The clarifications are useful but by no means exhaustive. There are technical solutions (e.g. OAuth , SAML , 3DSecure) to ensure that customers need not share the PSC with AIS/PIS providers.
Regarding 51. B.: It should be possible for the PSU to store its PSC within a mobile device which does not necessarily contain a secure element.
Regarding 51. E.: The habit of sharing PSCs increases the risk that a PSU may give its PSC to non-registered third parties or fraudsters.
The access and usage of the PSC by PIS and AIS providers must be clarified with regard to PSD II article 66 and 67. It must be ensured that the PSC is only accessible by the PSU and the issuer. For example, it should be clarified that PIS and AIS providers should not have more information about the PSC than the issuer itself (i.e. keys, passwords should not be visible to PIS or AIS since these are also not known by the issuer).
The introduction of third parties into the payment chain increases the risk situation for the affected banks and for the financial sector in general. Compromise of third-party systems and processes, fraudulent third-party provider and insider attacks at third parties are possible. By attacking a single PIS or AIS provider, the probability of attacks on accounts of many different ASPSP will increase substantially (risk of concentration).
Furthermore it has to be taken into account that if AIS and PIS providers do not respect the requirement that the PSC are only accessible to the issuer and the user, there is a potential risk that the PSC may be reused for other purposes not explicitly allowed in PSD II and requested by the PSU.
For the full life cycle of the PSC all processes should be performed by the ASPSP using secure processes.
There are no available alternatives for AIS/PIS providers. Any AIS/PIS solution should be certified and evaluated by third parties along the lines of existing GBIC and EMVCo approval processes. ASPSPs are already regulated and therefore alternatives to evaluation and certification like internal assessments exist.
If PSC are given to third parties (PIS-, AIS-providers), the transmission to the third party and the storage/usage by the third party will increase the risk to the confidentiality and integrity of the PSC.
If in future a PSU is allowed to enter its PSC on internet pages not belonging to the ASPSP, the risk will increase substantially that a PSU may also enter its PSC on fraudulent pages of a fraudulent provider. All efforts of the ASPSP to sensitize its customer to the need for secure handling of its PSC would be foiled.
The topics identified under paragraph 63 are suitable but not comprehensive.
(a) In addition to AIS and PIS providers, also a PIIS provider (payment instrument issuer provider) has to be considered.
(b) It is not sufficient to define minimum requirements. A precisely defined communication protocol needs to be standardized. Ideally, interoperability of interacting market participants is achieved through standardisation. Open standards are standards that can be developed jointly by all interested market participants. As there is no international account interface standard at present and EBA will merely define generic requirements, uniform EU-wide implementation cannot be ensured. Implementation of the technical requirements will ultimately be left to the market. As a result, there is a danger that both banks and third-party service providers will have to support several different standards, which immediately raises the question of interoperability. In a worst-case scenario, there could, however, be a large number of different interfaces if banks and third-party service providers offer proprietary solutions that meet EBA’s generic requirements. This would not be in the interests of either banks or third-party service providers.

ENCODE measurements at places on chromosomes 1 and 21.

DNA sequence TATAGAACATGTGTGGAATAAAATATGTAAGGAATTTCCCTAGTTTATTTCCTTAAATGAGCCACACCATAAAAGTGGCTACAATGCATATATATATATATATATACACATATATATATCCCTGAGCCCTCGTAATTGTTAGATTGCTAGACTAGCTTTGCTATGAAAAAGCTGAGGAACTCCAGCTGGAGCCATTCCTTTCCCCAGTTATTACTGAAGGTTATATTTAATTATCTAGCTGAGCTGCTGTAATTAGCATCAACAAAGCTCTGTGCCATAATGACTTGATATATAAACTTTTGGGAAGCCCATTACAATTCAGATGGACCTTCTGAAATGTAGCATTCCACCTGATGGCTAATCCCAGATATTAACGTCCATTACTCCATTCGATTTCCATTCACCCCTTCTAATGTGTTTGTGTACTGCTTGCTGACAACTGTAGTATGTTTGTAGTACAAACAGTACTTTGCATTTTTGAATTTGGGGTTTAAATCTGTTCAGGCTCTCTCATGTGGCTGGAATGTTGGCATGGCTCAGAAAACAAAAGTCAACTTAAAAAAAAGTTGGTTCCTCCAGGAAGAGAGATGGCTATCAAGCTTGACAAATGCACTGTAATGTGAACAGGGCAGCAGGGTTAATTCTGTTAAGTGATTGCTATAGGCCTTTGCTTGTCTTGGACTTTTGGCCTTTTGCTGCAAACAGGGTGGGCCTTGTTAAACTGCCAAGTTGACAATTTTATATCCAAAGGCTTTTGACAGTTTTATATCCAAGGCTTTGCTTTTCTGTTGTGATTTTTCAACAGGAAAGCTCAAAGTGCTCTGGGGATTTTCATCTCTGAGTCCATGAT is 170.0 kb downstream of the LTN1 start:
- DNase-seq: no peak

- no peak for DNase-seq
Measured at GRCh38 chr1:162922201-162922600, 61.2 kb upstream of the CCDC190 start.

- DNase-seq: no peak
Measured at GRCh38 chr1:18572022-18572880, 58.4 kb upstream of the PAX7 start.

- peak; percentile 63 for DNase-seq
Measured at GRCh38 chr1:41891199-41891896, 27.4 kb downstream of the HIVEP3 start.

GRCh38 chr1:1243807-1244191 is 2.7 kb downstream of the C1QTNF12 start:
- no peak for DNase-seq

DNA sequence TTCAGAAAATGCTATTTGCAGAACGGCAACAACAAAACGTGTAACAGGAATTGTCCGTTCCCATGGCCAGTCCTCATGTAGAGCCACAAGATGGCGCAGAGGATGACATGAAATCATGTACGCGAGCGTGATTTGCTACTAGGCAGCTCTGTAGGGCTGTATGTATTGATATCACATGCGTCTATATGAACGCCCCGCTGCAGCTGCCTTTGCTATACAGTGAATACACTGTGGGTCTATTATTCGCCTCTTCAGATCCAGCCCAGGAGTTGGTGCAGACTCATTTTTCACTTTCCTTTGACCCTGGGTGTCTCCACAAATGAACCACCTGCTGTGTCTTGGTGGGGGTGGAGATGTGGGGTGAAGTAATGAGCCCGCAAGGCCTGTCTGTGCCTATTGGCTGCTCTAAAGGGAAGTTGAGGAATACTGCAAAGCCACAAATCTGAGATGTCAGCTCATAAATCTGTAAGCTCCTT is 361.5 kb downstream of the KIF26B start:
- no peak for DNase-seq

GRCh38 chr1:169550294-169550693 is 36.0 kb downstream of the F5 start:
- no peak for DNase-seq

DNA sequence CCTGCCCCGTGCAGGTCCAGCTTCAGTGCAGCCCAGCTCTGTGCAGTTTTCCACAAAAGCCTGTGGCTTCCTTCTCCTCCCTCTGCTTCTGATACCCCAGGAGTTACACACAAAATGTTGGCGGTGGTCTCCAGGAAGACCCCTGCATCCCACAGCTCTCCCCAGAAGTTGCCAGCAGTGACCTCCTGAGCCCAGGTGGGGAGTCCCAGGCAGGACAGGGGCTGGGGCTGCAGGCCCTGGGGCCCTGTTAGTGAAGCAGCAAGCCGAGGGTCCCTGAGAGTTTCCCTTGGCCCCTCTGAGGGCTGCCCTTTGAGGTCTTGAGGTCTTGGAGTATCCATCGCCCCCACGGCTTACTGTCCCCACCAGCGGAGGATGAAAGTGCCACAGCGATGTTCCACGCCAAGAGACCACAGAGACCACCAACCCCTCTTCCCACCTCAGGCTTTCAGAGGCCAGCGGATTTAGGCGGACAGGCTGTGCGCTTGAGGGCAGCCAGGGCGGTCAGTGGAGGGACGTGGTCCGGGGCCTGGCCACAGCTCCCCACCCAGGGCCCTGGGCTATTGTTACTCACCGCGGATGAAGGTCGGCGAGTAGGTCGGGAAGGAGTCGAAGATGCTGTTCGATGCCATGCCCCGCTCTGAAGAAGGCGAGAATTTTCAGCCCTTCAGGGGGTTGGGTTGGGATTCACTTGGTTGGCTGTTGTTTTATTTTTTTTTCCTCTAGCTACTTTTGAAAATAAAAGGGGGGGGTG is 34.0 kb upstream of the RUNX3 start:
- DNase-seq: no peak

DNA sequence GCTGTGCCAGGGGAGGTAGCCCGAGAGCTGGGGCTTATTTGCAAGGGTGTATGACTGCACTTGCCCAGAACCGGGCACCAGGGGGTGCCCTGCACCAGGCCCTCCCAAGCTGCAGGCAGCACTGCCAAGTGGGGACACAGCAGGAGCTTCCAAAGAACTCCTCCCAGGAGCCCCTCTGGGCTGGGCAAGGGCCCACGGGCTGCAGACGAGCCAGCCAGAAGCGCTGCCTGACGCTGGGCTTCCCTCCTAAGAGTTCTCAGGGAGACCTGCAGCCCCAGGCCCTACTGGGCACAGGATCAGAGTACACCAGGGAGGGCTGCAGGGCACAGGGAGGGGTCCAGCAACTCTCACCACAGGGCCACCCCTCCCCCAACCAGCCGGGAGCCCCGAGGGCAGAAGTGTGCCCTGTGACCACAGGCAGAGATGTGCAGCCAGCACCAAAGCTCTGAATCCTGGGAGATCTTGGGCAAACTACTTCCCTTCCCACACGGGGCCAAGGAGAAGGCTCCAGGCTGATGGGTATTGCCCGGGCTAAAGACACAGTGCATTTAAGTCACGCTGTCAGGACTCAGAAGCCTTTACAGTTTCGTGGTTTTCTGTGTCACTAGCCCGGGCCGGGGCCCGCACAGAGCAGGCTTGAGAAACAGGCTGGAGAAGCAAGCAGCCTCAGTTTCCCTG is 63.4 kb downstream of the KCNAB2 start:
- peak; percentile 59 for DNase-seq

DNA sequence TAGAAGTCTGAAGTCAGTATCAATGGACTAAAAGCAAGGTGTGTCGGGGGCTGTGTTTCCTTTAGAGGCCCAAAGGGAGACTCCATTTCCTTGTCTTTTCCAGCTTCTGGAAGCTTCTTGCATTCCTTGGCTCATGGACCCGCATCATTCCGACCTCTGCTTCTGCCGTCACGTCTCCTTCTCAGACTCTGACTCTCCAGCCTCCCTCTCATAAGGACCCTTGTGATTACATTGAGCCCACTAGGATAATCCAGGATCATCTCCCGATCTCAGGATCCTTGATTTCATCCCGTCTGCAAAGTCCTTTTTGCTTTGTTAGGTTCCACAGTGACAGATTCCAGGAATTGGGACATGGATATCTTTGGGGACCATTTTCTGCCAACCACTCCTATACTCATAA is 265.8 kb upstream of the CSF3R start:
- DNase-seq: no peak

(c) Access may be restricted or blocked by the ASPSP in the event of any abnormal access by frequency or volume (e.g. denial of service attacks).
(d) In case of a renewed request of an AIS the ASPSP should be able to limit the account information to the latest data which are not already delivered to the AIS.
(e) After the ASPSP has delivered the answer to a single request the ASPSP should be entitled to terminate the current access to the account.
The clarifications and requirements of the RTS must incorporate at least the following points:
(a) Relating to “Open and common Standard”: Only a single, non-ambiguous interface should exist for technical addressing of banks and communication purposes; this interface must be standardized throughout Europe, and must be applied in a uniform manner to any third-party services and application scenarios. The interface definition must take place in a transparent process carried out by the market participants involved. The standards must be usable by any participating provider free of charge and must be free of any rights of any other parties. It needs to be clarified that besides those standards other standards in the customer-to-business relationship may coexist as long as they fulfill the requirements of secure communication. The overall governance should be addressed in the forthcoming RTS. At a minimum, a body should be assigned the task of developing and maintaining the standards, and defining and monitoring the rights and responsibilities of all stakeholders. This independent body should be made up of multi-stakeholders, and be open and transparent.